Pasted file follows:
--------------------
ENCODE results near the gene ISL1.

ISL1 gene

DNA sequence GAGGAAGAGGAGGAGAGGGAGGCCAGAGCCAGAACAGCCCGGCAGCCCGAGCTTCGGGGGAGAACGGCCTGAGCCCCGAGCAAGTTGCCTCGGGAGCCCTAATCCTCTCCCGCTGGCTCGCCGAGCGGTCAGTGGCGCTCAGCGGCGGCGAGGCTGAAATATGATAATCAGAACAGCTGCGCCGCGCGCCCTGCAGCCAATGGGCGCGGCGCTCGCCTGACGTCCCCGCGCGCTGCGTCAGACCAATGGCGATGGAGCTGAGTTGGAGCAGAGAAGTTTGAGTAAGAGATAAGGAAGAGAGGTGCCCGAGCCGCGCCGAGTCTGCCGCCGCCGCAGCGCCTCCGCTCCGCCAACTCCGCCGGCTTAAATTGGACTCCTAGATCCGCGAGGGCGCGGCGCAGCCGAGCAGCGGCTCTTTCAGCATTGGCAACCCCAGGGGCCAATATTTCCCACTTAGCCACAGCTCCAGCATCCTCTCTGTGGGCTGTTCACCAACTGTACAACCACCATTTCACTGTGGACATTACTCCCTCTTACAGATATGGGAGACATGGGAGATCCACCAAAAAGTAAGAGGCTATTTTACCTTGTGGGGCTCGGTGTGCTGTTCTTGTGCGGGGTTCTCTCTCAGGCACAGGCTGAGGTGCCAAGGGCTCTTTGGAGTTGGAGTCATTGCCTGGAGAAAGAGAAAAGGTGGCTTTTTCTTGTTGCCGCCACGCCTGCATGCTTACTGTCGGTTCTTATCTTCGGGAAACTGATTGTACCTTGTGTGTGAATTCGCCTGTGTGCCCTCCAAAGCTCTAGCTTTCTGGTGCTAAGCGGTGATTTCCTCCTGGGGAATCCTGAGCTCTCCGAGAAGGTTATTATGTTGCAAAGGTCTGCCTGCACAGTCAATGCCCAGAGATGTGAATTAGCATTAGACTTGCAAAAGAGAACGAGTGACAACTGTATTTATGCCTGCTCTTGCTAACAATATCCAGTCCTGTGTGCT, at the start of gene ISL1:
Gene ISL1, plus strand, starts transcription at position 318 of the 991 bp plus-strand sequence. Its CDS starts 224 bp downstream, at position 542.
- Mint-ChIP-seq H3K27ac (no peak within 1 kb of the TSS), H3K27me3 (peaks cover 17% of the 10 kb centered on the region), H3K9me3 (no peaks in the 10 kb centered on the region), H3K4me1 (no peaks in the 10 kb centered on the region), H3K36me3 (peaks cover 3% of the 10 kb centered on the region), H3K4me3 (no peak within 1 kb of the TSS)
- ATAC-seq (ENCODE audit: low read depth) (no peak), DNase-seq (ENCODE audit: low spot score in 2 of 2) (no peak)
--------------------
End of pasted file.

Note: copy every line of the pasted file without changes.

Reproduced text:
ENCODE results near the gene ISL1.

ISL1 gene

DNA sequence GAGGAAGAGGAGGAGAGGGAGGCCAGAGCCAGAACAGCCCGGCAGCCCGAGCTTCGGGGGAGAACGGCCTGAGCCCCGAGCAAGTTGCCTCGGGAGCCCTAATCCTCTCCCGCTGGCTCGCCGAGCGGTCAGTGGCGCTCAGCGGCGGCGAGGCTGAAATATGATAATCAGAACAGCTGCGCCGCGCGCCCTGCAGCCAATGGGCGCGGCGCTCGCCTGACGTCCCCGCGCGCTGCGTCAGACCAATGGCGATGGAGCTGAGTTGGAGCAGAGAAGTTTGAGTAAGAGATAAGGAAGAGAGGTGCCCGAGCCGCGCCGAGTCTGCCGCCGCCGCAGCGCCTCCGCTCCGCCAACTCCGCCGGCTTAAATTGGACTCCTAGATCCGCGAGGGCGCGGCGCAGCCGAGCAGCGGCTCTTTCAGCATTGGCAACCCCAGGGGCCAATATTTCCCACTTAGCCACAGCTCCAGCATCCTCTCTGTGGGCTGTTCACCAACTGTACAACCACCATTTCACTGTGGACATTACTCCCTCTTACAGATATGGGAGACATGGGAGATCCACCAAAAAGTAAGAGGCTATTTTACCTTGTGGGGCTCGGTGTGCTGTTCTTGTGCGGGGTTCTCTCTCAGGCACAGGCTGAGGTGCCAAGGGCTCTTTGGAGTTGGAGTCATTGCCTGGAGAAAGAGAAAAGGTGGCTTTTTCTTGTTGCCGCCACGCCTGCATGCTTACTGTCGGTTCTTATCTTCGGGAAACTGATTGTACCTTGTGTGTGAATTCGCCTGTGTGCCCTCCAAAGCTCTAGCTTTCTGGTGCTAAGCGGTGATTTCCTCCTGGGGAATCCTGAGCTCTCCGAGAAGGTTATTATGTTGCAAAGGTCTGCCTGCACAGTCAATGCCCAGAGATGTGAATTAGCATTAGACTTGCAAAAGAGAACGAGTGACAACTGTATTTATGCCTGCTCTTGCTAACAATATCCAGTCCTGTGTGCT, at the start of gene ISL1:
Gene ISL1, plus strand, starts transcription at position 318 of the 991 bp plus-strand sequence. Its CDS starts 224 bp downstream, at position 542.
- Mint-ChIP-seq H3K27ac (no peak within 1 kb of the TSS), H3K27me3 (peaks cover 17% of the 10 kb centered on the region), H3K9me3 (no peaks in the 10 kb centered on the region), H3K4me1 (no peaks in the 10 kb centered on the region), H3K36me3 (peaks cover 3% of the 10 kb centered on the region), H3K4me3 (no peak within 1 kb of the TSS)
- ATAC-seq (ENCODE audit: low read depth) (no peak), DNase-seq (ENCODE audit: low spot score in 2 of 2) (no peak)